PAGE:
Cell size is specific to each species and impacts cell function. Various phenomenological models for cell size regulation have been proposed, but recent work in bacteria has suggested an ‘adder’ model, in which a cell increments its size by a constant amount between each division. However, the coupling between cell size, shape and constriction remains poorly understood. Here, we investigate size control and the cell cycle dependence of bacterial growth using multigenerational cell growth and shape data for single Caulobacter crescentus cells. Our analysis reveals a biphasic mode of growth: a relative timer phase before constriction where cell growth is correlated to its initial size, followed by a pure adder phase during constriction. Cell wall labelling measurements reinforce this biphasic model, in which a crossover from uniform lateral growth to localized septal growth is observed. We present a mathematical model that quantitatively explains this biphasic ‘mixer’ model for cell size control.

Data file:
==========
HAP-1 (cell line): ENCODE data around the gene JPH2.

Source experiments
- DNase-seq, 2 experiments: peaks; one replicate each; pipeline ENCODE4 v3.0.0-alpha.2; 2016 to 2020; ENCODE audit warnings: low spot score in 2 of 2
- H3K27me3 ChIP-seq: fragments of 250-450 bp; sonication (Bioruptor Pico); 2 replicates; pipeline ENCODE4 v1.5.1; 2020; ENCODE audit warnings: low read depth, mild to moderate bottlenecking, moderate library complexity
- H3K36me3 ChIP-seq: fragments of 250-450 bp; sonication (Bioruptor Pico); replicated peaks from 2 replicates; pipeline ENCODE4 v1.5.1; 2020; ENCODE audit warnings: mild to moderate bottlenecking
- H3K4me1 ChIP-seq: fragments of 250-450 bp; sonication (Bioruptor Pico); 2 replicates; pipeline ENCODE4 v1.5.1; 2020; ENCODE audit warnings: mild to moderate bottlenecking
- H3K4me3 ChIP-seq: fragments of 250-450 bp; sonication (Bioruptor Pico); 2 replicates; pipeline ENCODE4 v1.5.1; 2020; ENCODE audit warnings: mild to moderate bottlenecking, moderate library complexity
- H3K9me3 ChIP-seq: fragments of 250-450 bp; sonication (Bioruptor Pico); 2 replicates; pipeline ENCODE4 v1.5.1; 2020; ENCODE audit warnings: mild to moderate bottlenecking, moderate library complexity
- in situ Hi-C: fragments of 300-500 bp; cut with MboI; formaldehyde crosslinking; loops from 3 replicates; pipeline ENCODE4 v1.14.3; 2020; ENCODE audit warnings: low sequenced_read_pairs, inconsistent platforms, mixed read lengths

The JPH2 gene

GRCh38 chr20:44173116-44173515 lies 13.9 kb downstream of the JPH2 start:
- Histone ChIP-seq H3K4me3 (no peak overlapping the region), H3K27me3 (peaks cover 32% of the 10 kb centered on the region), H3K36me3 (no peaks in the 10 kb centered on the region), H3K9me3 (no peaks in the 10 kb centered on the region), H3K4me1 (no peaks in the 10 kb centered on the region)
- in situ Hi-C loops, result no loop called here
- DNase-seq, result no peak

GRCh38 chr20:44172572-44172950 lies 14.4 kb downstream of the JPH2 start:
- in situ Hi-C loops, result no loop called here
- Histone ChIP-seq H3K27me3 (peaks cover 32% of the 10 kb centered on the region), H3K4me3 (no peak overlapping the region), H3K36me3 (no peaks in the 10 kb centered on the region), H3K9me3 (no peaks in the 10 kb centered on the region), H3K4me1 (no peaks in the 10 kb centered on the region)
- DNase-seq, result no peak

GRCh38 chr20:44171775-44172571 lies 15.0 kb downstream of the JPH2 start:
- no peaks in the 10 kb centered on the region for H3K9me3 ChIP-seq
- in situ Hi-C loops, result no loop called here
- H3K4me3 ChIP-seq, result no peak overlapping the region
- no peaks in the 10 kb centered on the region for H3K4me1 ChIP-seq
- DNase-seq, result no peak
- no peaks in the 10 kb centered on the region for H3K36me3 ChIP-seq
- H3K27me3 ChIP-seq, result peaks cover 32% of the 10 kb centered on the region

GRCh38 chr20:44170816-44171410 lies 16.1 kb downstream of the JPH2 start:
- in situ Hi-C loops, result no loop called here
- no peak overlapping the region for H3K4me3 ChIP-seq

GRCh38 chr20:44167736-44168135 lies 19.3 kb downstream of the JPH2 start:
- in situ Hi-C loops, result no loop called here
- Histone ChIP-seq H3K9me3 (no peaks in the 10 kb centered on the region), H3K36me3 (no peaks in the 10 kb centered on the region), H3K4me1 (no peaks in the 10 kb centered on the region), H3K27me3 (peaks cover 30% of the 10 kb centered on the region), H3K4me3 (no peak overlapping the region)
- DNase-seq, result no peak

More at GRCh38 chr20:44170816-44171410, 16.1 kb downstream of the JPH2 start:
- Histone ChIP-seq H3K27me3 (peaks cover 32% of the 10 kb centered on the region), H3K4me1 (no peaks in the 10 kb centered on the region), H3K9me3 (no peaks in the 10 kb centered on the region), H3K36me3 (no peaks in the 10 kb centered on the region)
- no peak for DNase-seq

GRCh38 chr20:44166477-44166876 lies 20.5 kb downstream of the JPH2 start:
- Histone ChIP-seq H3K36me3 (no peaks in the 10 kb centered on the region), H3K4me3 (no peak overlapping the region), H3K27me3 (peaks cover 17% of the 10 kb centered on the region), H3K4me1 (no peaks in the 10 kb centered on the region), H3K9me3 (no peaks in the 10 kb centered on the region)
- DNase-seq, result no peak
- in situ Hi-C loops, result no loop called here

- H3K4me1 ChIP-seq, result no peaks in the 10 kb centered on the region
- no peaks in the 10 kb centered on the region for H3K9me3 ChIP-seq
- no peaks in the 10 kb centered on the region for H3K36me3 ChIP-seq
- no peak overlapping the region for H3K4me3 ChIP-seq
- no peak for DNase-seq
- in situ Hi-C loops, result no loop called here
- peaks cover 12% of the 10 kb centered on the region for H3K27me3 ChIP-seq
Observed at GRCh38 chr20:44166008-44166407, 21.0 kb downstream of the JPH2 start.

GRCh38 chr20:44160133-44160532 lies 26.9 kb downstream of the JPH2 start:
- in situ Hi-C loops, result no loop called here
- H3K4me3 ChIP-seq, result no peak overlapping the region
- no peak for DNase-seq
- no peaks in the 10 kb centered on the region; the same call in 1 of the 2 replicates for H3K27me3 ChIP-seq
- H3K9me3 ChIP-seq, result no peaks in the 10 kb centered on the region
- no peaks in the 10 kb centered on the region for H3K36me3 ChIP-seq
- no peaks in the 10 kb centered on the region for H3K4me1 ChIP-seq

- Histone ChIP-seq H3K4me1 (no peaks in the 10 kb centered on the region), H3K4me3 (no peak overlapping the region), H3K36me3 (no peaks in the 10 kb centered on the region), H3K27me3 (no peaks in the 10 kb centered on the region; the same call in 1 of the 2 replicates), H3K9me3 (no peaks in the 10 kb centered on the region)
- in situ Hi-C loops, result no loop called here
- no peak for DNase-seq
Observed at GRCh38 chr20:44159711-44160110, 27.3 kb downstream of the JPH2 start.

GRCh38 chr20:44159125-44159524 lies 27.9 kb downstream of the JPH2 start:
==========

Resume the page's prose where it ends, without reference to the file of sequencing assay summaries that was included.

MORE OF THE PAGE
The authors thank C. Wright and S. Iyer-Biswas for measurements and shape analysis of C. crescentus single-cell data1,2. The authors thank S. Crosson and A. Fiebig for contributing reagents, materials and discussions. The authors acknowledge funding from the National Science Foundation Physics of Living Systems (NSF PHY-1305542), the National Science Foundation Materials Research Science and Engineering Center (MRSEC) at the University of Chicago (NSF DMR-1420709), the W. M. Keck Foundation and the Graduate Program in Biophysical Sciences at the University of Chicago (T32 EB009412/EB/NIBIB NIH HHS/United States). S.B. acknowledges support from the University College London for completion of part of this work.
Supplementary Methods, Supplementary Notes 1–6, Supplementary Discussion, Supplementary References, Supplementary Figures 1–13.